TERRE HAUTE —
Their names were listed on the screen at the front of the church on Sunday.
Our pastor asked us to choose one and pray for their family. I selected Noah Pozner, just by chance.
He was the youngest of 26 victims of a rampaging gunman Friday at Sandy Hook Elementary School in Newtown, Conn., I later learned from news reports. Noah was 6 years old. His twin sister, Arielle, was in a different classroom at the school and survived. In a message from Noah’s uncle, Alexis Haller, given to The Associated Press at the boy’s funeral Monday, Haller said: “Noah loved his family dearly, especially his mom, his dad, his big sisters Danielle and Sophia, his big brother Michael, and his dear twin Arielle.
“He called Arielle his best friend, and she was — and always had been,” Noah’s uncle said.
A wonderful little kid.
As America begins the difficult but necessary soul searching on this horrid flaw in our culture, it would benefit us all to remember the 20 children and six adults who died in this atrocity, and their families. Remember them in your prayers, if that is your practice.
Remember their faces. Remember them as a son or daughter, brother or sister, nephew or niece, or, in the case of the lost adults, as a husband or wife, fiancee or friend. They are real people, infinitely more precious than the already-ongoing Facebook declarations about guns or political bumperstickers.
I and many parents could relate to the descriptions of Noah by his mom, Veronique Pozner, which the family also shared Monday with The Associated Press.
She called Noah her “little man,” just as I did my youngest son when he was growing up. “You adored your family with every fiber of your 6-year-old being,” she said of him; my daughter fits that description, too. “Most of all,” Noah’s mother wrote of him, “I will miss your visions of your future. You wanted to be a doctor, a soldier, a taco factory manager. It was your favorite food, and no doubt you wanted to ensure that the world kept producing tacos.” When my oldest son was about that age, he’d tell his mom and me he wanted to work for a moving company … or be a major-league baseball player or the superhero “The Flash.”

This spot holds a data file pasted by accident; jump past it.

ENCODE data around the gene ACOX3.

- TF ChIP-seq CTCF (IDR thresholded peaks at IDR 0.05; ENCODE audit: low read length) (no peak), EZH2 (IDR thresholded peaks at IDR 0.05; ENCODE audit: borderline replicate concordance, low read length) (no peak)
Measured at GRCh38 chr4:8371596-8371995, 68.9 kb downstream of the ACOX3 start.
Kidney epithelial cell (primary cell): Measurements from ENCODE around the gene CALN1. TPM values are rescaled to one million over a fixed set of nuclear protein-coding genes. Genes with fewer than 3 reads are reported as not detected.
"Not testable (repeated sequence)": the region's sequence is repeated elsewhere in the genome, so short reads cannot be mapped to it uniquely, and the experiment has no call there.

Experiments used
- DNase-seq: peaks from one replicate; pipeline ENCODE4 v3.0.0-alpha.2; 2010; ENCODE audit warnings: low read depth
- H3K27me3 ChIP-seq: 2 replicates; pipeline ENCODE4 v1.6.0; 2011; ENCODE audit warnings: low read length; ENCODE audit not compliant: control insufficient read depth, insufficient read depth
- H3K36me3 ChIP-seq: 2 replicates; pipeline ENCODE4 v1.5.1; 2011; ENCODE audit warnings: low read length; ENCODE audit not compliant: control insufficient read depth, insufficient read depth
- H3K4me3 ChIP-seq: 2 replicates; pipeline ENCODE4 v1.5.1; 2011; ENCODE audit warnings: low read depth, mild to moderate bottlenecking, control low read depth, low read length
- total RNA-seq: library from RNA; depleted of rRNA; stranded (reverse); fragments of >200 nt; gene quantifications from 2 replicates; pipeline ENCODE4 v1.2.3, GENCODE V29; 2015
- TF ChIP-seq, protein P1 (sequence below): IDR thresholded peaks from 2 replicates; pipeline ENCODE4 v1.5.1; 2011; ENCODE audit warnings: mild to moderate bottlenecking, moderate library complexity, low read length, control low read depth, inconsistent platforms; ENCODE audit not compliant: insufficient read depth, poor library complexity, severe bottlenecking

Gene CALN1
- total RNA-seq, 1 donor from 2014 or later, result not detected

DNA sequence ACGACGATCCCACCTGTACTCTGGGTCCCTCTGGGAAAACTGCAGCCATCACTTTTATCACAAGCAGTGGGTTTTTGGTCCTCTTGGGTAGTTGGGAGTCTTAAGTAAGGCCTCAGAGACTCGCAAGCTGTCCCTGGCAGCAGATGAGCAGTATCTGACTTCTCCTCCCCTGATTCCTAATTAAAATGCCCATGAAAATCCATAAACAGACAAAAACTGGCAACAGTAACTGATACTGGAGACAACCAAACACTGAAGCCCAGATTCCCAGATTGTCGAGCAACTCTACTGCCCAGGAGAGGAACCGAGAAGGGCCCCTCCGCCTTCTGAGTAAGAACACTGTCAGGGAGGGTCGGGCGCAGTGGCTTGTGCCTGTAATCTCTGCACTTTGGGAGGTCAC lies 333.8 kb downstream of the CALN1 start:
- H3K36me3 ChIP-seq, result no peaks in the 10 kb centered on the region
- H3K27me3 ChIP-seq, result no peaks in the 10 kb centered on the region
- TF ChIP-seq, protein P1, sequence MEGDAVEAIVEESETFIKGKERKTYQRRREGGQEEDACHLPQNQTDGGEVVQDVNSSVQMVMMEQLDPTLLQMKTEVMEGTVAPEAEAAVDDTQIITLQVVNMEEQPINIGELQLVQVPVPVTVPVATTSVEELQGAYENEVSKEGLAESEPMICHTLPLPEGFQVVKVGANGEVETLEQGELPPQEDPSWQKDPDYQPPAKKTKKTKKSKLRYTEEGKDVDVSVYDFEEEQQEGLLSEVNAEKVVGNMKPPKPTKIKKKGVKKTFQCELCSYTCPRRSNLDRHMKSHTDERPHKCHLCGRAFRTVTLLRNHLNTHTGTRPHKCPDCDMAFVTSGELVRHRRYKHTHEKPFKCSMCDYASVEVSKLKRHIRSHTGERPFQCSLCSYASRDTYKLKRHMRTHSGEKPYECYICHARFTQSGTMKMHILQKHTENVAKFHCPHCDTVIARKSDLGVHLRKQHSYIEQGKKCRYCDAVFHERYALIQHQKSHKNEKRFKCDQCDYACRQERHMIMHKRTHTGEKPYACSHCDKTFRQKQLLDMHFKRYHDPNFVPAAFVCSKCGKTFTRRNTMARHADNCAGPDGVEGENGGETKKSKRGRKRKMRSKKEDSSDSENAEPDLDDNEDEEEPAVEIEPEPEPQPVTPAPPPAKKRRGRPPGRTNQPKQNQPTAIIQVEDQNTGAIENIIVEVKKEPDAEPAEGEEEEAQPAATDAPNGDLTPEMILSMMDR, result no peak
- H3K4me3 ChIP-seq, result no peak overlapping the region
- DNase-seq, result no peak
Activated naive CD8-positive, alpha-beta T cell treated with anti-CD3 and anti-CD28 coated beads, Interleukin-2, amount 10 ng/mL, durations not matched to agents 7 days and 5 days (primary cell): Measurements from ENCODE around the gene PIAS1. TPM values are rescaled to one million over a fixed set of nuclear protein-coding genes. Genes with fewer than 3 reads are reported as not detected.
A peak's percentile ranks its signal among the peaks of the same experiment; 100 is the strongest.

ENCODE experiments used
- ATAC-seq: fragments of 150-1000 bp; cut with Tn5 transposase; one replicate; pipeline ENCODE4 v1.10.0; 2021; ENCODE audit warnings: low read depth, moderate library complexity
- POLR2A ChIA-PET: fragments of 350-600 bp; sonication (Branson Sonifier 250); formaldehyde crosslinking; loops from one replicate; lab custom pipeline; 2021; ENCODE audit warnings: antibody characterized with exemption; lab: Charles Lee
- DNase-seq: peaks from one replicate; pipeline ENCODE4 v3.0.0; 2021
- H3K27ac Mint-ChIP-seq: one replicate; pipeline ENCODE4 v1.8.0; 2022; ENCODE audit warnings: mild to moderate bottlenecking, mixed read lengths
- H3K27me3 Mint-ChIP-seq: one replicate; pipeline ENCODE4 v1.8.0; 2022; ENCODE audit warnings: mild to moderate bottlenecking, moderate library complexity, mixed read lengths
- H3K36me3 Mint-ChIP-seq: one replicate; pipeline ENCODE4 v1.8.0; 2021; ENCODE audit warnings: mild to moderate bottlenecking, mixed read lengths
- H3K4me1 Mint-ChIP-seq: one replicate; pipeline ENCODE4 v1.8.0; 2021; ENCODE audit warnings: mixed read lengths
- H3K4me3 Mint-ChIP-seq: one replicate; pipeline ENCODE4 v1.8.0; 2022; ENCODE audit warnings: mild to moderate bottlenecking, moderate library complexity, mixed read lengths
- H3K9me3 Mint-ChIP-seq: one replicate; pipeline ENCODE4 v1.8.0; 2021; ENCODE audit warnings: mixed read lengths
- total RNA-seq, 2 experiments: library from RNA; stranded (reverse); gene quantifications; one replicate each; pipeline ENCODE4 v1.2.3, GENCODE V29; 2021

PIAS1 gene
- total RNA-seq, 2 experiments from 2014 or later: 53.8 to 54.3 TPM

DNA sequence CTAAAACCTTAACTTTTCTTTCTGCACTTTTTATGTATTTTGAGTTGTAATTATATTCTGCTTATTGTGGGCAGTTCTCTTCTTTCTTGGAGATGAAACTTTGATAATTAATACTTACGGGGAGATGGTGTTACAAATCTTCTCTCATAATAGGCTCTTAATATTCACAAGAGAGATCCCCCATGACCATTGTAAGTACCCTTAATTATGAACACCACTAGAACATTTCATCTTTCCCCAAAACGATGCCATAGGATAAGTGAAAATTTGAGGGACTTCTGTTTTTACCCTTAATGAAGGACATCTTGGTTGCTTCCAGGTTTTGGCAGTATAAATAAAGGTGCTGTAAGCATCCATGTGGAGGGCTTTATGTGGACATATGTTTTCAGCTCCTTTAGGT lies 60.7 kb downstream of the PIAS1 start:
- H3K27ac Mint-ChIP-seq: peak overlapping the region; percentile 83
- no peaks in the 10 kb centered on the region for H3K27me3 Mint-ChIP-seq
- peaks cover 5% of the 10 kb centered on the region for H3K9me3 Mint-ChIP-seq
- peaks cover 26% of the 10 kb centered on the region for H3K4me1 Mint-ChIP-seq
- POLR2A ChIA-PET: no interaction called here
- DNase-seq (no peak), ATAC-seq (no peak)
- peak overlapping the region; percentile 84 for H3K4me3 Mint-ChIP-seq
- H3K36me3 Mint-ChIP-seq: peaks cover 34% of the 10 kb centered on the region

In children, we see hope. Noah’s family did, too.
“If Noah had not been taken from us, he would have become a great man,” his uncle wrote. “He would have been a wonderful husband and a loving father. He would have been the backbone of our family for years to come. His loss, and our loss, are deep indeed.”
The family understood that people around the nation and the globe feel loss, as well. Noah’s uncle acknowledged the sense of concern and interest of others in the grief this child’s loved ones — and those of the others whose lives ended in that small elementary school on a day when 6- and 7-year-olds should have been listening to stories, anxious for recess and curious about lunchtime.
His uncle had a request.
“All of us, including the family, the community, the country and the world, can honor Noah by loving each other and taking care of each other,” he wrote. “That’s what Noah would have wanted.”
Let’s remember that.
Mark Bennett can be reached at 812-231-4377 or email@example.com.